COVID outbreaks spiking in Michigan K-12 schools and colleges

There are more than 3,800 COVID-19 cases connected to Michigan college campuses, with more than 1,200 at Michigan State University (above) alone.

Coronavirus cases linked to outbreaks at Michigan colleges surged 72 percent in one week, surpassing 3,800 cases in a report state officials say is likely an undercount of the total cases linked to campuses.

Meanwhile, the number of Michigan K-12 schools with confirmed COVID-19 outbreaks jumped 64 percent in one week, from 28 schools in last week’s report, to 46 this week.

 

The report, which you can see here, includes data collected by local health departments though Sept. 24. It lists both new outbreaks (first identified by health officials in the previous seven days) and ongoing outbreaks (outbreaks which were previously reported and had at least one new case linked to it in the past 14 days).

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Children and young adults generally are believed to be less likely to suffer serious health issues from contracting COVID-19. Still, since young people can spread coronavirus to more vulnerable family and friends even if they are showing no signs of the illness, Monday’s numbers are sobering:

  • 23 separate college campuses with outbreaks totaling 3,826 cases, up from 2,220 cases at 20 colleges a week earlier.
  • There were 199 coronavirus cases involving K-12 students and staff in 46 Michigan school buildings, a sharp increase from 121 cases in 28 buildings a week earlier.
  • There were 1,379 college cases two weeks ago. The total rose by more than 800 the following week, and another 1,600 this week.
  • Cases in K-12 schools have gone up six-fold in two weeks — from 33 cases two weeks ago, to 199 in Monday’s report.

There are coronavirus outbreaks in K-12 schools across the state, from a Catholic school in Escanaba in the Upper Peninsula to a middle school in Gibraltar near Ohio. Most of the outbreaks are small, ranging from two to six cases among students or staff. 

One exception: Luce Road Elementary in Alma, in mid-Michigan, has 31 coronavirus cases involving both students and staff, according to the report.

Among colleges, Michigan State University has the most COVID cases connected to new or ongoing outbreaks, at 1,295; Grand Valley State University has 811; Western Michigan University, 452; Central Michigan University, 320; University of Michigan at Ann Arbor, 295, and Adrian College, 251. There are two cases on the Northern Michigan University men’s basketball team and two more on the women’s lacrosse team, and five cases on an unidentified sports team at Michigan Tech.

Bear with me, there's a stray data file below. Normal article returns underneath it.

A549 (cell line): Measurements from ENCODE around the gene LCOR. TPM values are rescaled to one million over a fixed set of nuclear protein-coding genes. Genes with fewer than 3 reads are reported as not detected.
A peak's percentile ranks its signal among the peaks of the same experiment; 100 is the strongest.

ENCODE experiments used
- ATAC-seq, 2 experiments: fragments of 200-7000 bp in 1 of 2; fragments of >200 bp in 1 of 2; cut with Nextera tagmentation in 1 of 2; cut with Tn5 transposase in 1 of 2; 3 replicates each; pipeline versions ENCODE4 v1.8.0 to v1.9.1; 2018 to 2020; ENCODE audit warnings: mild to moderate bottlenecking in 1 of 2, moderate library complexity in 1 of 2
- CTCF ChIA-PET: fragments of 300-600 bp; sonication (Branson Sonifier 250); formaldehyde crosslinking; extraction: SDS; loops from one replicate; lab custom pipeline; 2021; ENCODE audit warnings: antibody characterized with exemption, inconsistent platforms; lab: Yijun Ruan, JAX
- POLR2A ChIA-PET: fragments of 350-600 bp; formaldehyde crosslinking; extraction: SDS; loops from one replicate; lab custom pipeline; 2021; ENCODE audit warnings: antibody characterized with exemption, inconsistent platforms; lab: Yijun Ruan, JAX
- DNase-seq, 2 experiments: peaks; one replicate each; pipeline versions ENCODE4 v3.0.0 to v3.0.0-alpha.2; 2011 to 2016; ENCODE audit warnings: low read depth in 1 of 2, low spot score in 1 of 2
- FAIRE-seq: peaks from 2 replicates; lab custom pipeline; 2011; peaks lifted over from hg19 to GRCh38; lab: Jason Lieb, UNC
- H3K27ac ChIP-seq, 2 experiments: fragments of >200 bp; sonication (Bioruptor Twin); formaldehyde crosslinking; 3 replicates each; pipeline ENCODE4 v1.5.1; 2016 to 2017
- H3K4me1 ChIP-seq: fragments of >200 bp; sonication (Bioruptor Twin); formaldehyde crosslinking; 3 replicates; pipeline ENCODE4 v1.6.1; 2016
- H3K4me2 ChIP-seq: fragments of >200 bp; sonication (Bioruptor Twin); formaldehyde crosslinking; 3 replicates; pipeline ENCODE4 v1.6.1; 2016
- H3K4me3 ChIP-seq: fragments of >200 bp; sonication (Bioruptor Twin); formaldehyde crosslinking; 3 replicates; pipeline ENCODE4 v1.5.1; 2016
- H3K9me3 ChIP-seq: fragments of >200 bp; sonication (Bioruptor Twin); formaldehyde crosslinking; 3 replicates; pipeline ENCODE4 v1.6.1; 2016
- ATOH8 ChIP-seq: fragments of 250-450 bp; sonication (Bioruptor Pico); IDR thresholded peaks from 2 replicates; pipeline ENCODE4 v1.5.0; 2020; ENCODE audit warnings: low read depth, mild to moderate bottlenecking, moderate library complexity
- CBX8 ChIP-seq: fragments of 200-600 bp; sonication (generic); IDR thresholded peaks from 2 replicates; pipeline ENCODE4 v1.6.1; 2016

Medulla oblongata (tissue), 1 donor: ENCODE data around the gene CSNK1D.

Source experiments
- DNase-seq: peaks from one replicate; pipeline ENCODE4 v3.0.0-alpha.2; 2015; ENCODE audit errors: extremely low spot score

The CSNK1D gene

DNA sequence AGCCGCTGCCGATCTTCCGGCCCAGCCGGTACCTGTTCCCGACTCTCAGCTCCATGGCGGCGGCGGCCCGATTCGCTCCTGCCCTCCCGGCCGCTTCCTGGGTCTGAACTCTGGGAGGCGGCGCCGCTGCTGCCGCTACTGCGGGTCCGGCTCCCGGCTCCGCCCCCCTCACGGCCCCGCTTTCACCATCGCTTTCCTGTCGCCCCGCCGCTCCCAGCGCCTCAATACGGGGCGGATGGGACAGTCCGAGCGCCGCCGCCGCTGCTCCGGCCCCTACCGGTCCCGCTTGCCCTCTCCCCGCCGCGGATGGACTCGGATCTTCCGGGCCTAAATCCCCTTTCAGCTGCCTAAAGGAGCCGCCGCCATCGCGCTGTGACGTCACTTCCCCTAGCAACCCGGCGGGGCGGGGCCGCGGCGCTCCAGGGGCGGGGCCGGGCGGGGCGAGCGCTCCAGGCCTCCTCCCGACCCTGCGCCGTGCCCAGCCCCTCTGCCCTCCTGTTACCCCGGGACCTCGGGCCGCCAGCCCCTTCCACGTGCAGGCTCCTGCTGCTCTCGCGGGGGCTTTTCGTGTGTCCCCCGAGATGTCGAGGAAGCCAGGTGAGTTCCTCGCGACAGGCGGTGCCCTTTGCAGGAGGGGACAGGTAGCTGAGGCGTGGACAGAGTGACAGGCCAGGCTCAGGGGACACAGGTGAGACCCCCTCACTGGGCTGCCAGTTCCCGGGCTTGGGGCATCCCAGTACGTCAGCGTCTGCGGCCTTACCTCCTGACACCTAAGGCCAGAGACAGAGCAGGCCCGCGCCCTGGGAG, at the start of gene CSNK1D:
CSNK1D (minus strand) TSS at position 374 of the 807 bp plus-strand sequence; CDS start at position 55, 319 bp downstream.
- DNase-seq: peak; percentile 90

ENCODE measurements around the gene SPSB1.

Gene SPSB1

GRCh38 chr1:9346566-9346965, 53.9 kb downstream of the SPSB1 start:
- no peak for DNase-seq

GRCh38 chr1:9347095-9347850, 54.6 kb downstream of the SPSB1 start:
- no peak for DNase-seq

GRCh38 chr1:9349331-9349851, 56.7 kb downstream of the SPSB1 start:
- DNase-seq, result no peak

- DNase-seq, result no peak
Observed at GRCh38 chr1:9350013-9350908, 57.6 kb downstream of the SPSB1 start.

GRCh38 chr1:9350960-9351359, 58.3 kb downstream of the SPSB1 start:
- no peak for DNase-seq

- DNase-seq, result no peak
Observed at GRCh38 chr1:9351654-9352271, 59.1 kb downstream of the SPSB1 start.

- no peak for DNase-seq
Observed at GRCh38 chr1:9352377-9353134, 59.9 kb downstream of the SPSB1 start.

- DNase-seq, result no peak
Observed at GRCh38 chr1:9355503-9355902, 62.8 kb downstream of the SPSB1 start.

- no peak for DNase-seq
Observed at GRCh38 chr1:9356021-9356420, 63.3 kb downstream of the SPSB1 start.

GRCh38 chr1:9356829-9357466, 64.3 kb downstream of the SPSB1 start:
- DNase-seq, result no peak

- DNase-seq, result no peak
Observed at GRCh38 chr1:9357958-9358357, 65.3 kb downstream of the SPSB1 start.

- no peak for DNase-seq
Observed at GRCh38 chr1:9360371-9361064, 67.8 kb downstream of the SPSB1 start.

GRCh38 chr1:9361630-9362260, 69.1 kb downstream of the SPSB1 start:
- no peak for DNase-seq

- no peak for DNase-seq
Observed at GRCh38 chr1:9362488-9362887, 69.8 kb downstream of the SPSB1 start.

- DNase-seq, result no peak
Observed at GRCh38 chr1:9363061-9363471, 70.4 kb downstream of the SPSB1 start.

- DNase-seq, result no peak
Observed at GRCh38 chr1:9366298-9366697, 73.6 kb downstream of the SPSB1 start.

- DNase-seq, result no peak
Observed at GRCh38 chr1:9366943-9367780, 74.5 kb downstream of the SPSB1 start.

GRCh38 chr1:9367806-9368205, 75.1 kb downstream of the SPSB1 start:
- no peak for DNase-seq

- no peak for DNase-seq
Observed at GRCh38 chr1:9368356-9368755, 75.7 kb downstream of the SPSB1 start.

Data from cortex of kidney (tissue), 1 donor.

Asked by Bridge Michigan what the message should be to the public about the surge in coronavirus cases in college and schools, Lynn Sutfin, spokesperson for the Michigan Department of Health and Human Services, offered the advice health officials have given the public for months:

“The most effective way to slow the spread of COVID-19 is to wear a mask (covering mouth and nose); practice social distancing (maintaining a distance of six feet apart); frequent handwashing (using soap for 20 seconds or hand sanitizer with 60% alcohol); and following capacity restrictions of social gatherings.

“We urge Michiganders not to let their guards down and to follow those precautions at school, work, the grocery store and any other venue where they come in contact with others,” Sutfin said in an email.

Under the current reporting system, state disclosure of outbreaks can be as much as 10 days after cases are identified. That may soon change for K-12 schools. On Friday, Gov. Gretchen Whitmer ordered Michigan schools to publish notification of coronavirus cases directly, starting Oct. 7. Details of where that information will be published, and how often, haven’t been released yet.

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Comments

Jake K
Tue, 09/29/2020 - 1:44pm

C'mon, Ron French. Perhaps "outbreaks" should be used to describe unexpected events. Viral transmissions are not unexpected, especially in today's climate. When the flu season hits, is the term "outbreak" going to be used again? What about the common cold season? I think it's time to mellow out the verbiage a bit and allow life to happen without the fear mongering.

Denise Conroy
Tue, 09/29/2020 - 3:49pm

Any hospitalizations among the students? Any increase noted to the surrounding town case counts that would indicate the virus spread from student to household?

Susan B
Wed, 09/30/2020 - 9:19am

As a parent, I would like to know how it's going for high schools in our state. Are high schools staying open with very few quarantines amongst staff and students or are there myriad closures and two-week quarantines. If our students are quarantined for the required two weeks for an exposure, there is no synchronous teaching plan and it's treated as if they our away from school with an illness - assignments through the teachers. The narrow parameters of reporting COVID-19 in k-12 make this assessment impossible. For example, Port Huron Northern was closed entirely for two weeks with COVID-19 cases and it did not make the State's list as cases were contracted at school. Parents need to understand how disruptive COVID-19 is or isn't as choices are made about a return to school. The current data doesn't provide an accurate and realistic picture of the situation. Thanks.

Diane Deacon
Sat, 10/03/2020 - 7:48pm

I'm a little puzzled by a discrepancy. Your article states that "5 staff" at SVSU are COVID positive, but the SVSU's dashboard reports "1 staff". Would it be possible for you to track down this discrepancy? They can't both be accurate.